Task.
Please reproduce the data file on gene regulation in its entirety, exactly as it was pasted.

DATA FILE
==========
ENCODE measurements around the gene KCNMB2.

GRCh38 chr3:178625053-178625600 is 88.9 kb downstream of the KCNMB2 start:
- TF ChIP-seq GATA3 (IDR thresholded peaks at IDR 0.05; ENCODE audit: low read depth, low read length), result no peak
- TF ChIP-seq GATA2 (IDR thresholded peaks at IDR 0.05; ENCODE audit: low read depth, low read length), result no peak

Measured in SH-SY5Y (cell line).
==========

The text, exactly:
ENCODE measurements around the gene KCNMB2.

GRCh38 chr3:178625053-178625600 is 88.9 kb downstream of the KCNMB2 start:
- TF ChIP-seq GATA3 (IDR thresholded peaks at IDR 0.05; ENCODE audit: low read depth, low read length), result no peak
- TF ChIP-seq GATA2 (IDR thresholded peaks at IDR 0.05; ENCODE audit: low read depth, low read length), result no peak

Measured in SH-SY5Y (cell line).